The Best of 2021
A listing of the best things I saw, heard, read, and experienced in 2021. Blogs, books, music, podcasts, games and more. Previous entries: 2020, 2019, 2018, 2017, 2016, 2015, and 2014.
Great articles and blog posts
10 things you need to know to stop a coup
- This article, written in September of 2020 discusses the psychology of a nation undergoing an attempted coup and the behaviours that individuals can adopt to produce a kind of immunization against these attacks.
Mister Rogers Had a Simple Set of Rules for Talking to Children
- The title somewhat buries the lede; Mr Rogers actually had an exacting ear for choosing language with the goal of not misleading children who watched his show.
Are We Really Engineers?
- A three part essay exploring whether software engineers are really engineers, based on the opinions of 17 interviewees who have worked professionally as both a software engineer and traditional engineer.
Incredible time-lapse shows a single cell transforming into a salamander
- Exactly what it says on the tin: watch a salamander embryo grow from a single cell into a hatchling in 6 minutes.
What’s going on here, with this human?
- A large part of my work in software development involves hiring other developers. We spend a lot of time assessing technical ability because the softer skills are harder to assess. This post describes a sent of mental tools that can be applied for identifying the right candidates.
Favourite books read
- Nestor is a journalist, not a doctor, but I think he's made a compelling case for the interestingness of what seems like the most routine part of life. He collects a number of surprising stories from experts that show that breathing well is critical to living well.
Why We Sleep
If you don't have the time to read the book, at least make the time to watch Matthew Walker's TED talk about sleep. - Matthew Walker, PhD, is actually an expert on sleep. Though not a clinician, he has been responsible for running a number of experiments that deepened our understanding of the effects of sleep.
Favourite games played
Deep Sea Adventure
- This compact "push your luck" board game comes in a box about as wide and long as a cellphone, making it perfect to throw in a bag on the way to a party. It's not the most complicated game in the genre, but it seems like fun to break out when you're with a group looking for something to do together.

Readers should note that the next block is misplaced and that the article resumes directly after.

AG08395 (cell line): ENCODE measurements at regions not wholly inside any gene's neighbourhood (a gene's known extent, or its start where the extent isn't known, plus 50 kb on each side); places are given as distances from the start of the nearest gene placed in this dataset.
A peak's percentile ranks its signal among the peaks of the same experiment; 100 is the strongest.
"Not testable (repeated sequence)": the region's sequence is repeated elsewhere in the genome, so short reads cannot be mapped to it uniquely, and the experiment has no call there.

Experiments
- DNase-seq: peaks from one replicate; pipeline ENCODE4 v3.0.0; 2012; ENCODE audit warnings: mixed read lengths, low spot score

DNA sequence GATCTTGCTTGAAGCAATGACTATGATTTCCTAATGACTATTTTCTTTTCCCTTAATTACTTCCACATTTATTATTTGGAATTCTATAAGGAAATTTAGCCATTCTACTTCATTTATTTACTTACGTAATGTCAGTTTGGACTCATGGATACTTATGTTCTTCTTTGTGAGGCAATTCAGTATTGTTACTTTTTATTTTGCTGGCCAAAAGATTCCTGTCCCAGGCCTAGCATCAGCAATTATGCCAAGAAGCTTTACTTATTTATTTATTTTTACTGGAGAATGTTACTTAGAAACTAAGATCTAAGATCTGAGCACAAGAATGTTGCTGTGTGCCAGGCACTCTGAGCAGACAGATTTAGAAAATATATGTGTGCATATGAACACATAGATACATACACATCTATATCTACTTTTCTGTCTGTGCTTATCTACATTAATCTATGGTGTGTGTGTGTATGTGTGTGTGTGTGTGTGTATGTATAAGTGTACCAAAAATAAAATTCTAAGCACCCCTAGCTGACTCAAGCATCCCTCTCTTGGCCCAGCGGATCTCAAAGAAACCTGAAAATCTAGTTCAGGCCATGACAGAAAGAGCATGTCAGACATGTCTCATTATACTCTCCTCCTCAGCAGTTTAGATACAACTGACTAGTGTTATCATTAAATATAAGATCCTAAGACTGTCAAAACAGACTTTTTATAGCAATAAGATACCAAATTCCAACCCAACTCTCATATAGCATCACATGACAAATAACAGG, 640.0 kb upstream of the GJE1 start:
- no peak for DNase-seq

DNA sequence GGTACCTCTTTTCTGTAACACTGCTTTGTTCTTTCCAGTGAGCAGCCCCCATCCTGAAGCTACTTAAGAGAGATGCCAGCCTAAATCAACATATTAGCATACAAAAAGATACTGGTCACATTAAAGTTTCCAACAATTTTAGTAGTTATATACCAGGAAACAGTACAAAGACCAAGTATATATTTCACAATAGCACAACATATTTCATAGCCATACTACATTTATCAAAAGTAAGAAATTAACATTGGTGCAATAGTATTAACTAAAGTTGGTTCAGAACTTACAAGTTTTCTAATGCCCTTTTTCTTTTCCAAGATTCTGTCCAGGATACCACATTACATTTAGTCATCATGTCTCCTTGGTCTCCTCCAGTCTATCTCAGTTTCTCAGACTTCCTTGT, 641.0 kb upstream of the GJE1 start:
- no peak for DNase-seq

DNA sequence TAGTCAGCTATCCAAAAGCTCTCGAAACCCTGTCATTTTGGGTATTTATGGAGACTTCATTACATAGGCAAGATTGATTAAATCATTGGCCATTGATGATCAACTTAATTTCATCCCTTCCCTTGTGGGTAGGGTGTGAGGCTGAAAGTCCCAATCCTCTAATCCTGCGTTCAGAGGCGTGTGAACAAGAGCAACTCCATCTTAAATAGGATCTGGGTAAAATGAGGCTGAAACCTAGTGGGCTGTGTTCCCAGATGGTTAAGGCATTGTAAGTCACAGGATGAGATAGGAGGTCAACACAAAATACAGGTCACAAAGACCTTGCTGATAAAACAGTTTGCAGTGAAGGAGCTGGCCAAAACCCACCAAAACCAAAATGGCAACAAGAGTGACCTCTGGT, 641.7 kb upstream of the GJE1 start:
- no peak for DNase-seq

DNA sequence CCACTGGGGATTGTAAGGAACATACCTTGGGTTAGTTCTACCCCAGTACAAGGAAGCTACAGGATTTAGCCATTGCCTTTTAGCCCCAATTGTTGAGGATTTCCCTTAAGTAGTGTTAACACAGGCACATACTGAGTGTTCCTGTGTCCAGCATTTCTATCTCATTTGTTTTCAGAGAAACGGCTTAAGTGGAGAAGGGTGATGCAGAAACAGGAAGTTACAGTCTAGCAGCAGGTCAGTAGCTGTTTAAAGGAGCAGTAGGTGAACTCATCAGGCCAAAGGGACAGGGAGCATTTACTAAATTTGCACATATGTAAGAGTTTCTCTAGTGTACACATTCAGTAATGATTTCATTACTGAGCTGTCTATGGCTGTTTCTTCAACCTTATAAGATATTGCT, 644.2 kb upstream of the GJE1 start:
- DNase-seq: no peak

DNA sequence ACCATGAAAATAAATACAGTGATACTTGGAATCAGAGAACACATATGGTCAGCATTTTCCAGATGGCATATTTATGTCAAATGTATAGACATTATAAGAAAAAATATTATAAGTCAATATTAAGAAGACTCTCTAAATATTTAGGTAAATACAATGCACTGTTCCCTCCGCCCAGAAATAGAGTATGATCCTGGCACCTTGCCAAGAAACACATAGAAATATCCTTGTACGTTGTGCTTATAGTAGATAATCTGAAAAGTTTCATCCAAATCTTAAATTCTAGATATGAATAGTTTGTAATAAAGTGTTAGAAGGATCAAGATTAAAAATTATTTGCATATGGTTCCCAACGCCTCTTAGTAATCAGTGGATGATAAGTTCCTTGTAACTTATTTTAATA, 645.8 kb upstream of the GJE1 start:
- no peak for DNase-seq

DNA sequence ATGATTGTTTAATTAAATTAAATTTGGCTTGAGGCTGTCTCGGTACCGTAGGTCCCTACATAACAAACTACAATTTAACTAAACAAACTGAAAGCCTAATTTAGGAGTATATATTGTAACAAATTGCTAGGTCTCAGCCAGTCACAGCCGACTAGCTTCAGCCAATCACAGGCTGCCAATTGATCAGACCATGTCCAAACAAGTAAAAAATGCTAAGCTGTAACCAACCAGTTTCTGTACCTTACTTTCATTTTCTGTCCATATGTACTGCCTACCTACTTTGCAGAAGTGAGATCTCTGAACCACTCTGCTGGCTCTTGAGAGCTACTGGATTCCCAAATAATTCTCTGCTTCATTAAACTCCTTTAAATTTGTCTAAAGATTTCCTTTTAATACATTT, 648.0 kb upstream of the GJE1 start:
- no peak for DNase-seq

- Daniel Mullins has made a career around building games that have a meta-story about game development. Inscryption stands out from the previous titles by having core gameplay that's interesting on its own, providing a strong foundation for the larger story.
The Electric State by Simon Stålenhag should have been on my list of favourite books from 2019 but it somehow escaped.
- Industria isn't a particularly well-balanced game, but the suspensful story really kept me engaged. I felt like I was exploring a world combining the story-telling of Ken Levine's Bioshock with the art direction of Simon Stålenhag.
Favourite musicians discovered
- Baker's work typically focuses on just an electric guitar and her vocals and has a classic indie singer / songwriter sound. On her Wikipedia page someone has listed one of her genres as "slowcore", which sums up her music perfectly to me.
- If you're a person who loves a wide variety of musical styles, you can get it all, from solo ballads to heavy industrial, in Jehnny Beth's first solo album.
- St. Vincent is a hard person to describe, but she fits the description of a musician's musician. Complicated and varied, she seems to bring professionalism and an eye for detail to every project.
Favourite podcasts discovered
The Peter Attia Drive
Peter Attia also has a series of notes on his blog explaining how to evaluate the quality of a scientific paper that are very good. - A podcast that goes very deep into medical science to educate listeners on what we really know about living a healthy life. What I like most about this podcast is that Dr. Attia is quite clear to emphasize what we don't know, and what evidence we have for various hypothesis.
The Good Place
- I don't usually include a section for favourite TV, but I need to make an exception for The Good Place. Who ever would have thought that a comedy series about moral philosophy would make for a hit TV series?